Despair as old Shanghai feels the wrecker's ball
Exquisitely carved wooden features lie strewn on the ground. Broken East-meets-West balconies sit atop piles of crumbled bricks. A small stray dog stands in the midst of the shattered remains of what was once a home.
That gallery of images was how Shanghai's semi-official news portal Xinmin.cn reported local residents' dismay at the 'overnight' demolition of two courtyard houses dating from the 1920s during the Lunar New Year holidays.
Sitting inside what was the original walled town of Shanghai in pre-colonial days, the homes were supposedly protected, but that did not save them from the wrecker's ball.
Unfortunately, Shanghai residents upset by this architectural tragedy had better brace themselves for more demolitions, if the city's government is to be taken at its word.
At his annual press conference last month, Shanghai Mayor Han Zheng pledged to dramatically accelerate urban redevelopment and the 'remodelling of old districts'. After a year of reduced activity, Han said the municipal government was returning to action with gusto - committing 6 billion yuan (HK$7.4 billion) to re-house 25,000 to 30,000 households over the next two years. The original timescale had allowed five years to complete the work.
In this part of the world, the meaning of 'remodelling' is pretty unequivocal: smash it, crush it, grind it into the ground. Across Shanghai, vast swathes of housing have been flattened, in scenes reminiscent of second world war Europe.
In the 21 years since the project to develop Pudong into the city's financial district began, Han told last month's press conference, the city had demolished 75 million square metres of 'grade two or lower dangerous housing', adding this equated to 1.4 million households.
When that process began, virtually all of central Shanghai was quaint, low-rise, red-brick lane houses - communities that had changed little since the 1940s. Sizeable pockets of that housing remain - particularly in the northeastern districts of Yangpu and Hongkou, and in the city centre, where they have been turned into fashionable coffee quarters or set aside as 'model units' - but they are disappearing fast.
Long-time observers of the process, such as Paul French (author of Midnight in Peking), say district authorities and developers adopt a systematic approach to undermining lane communities to prepare them for destruction.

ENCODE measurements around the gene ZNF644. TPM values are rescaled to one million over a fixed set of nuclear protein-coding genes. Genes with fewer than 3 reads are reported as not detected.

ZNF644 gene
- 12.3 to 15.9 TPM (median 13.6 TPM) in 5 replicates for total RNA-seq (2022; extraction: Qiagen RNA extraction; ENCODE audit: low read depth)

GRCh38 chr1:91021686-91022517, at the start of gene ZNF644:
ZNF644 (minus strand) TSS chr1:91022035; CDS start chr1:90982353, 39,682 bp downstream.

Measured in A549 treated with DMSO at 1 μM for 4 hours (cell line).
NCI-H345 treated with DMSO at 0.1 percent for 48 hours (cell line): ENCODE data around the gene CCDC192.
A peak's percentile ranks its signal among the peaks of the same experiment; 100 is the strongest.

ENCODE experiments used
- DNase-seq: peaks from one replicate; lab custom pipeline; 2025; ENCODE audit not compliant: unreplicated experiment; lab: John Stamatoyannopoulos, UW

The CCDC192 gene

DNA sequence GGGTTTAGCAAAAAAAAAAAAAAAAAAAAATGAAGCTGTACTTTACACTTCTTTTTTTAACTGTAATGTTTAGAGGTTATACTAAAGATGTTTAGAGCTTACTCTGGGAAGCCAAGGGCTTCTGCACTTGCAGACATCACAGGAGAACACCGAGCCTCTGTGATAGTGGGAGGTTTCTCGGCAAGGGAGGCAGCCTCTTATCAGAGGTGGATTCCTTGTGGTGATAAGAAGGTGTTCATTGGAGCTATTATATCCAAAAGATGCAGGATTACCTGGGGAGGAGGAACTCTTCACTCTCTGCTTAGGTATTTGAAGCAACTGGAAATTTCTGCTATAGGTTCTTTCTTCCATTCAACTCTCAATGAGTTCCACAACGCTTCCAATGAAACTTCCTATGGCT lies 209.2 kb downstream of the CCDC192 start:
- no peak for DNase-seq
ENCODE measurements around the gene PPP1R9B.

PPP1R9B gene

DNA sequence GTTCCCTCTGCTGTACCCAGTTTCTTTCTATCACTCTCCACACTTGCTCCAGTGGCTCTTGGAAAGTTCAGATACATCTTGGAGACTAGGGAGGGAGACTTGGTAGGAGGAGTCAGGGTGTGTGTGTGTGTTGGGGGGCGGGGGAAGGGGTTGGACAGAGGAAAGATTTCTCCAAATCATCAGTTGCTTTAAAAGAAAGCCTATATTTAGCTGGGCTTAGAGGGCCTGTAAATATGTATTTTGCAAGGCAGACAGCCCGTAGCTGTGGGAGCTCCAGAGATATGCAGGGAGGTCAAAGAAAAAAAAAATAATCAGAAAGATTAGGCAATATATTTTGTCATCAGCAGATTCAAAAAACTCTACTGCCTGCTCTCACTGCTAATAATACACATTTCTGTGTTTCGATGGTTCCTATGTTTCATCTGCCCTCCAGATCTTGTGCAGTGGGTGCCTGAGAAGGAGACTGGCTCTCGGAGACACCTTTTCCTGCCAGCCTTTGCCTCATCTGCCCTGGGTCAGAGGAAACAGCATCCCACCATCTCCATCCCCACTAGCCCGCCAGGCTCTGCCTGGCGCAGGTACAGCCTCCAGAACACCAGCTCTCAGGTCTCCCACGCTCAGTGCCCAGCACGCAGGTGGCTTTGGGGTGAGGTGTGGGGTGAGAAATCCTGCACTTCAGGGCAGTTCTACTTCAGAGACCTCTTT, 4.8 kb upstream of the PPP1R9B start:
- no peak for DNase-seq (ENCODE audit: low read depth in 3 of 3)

Long-term residents are gradually replaced with low-paid migrant workers, crammed into minimal-rent bedsits. Unsurprisingly, these tenants are somewhat less inclined towards building maintenance or taking care of what to them is a temporary and makeshift neighbourhood. Bit by bit the rot sets in: litter collects in the alleys, broken windows get boarded up with an old piece of plywood, blocked drains are stepped around. Often, labourers are hired to smash roof-tiles, letting the elements get at the rafters and joists.
Within a year or two, homes that had been perfectly sound - structurally, at least - begin to deteriorate rapidly, and who can argue when the government declares the district 'unsafe' and earmarked for demolition.
Strangely, once cleared, there often seems to be no sense of urgency to put the land into use.
One long-empty site sits across the road from one of the only new office towers in the heart of the French Concession, and a stone's throw from some of the quarter's most gentrified backstreets and trendy cafes. The fact such a prime location has been left barren for so long sits uneasily with the conventional narrative about Shanghai's booming property market.
From the nostalgic visitor's point of view, the loss of so much heritage looks like wanton destruction. But for many officials and the ordinary Shanghai resident, this is progress.
The old lane communities might look lovely on a postcard, but they are not always particularly hospitable.
Rickety unlit staircases, slapdash, retro-fitted plumbing (if any at all), broken windows and damp walls are par for the course.
But many could be modernised and given a new lease of life that would allow Shanghai to avoid having to learn a lesson that many European cities did only after they had replaced most of their stylish-but-rundown housing stock with drab, leaky, concrete tower blocks.
Until very recently, virtually the only vocal opponents to the clearing of old houses tended to be concerned expatriates.
Those courtyard homes in the old town, and the reaction to their destruction, could perhaps mark a turning point of sorts.
Xinmin headlined its editorial: 'Was there no alternative to demolition?'
It is about time Shanghai had that debate.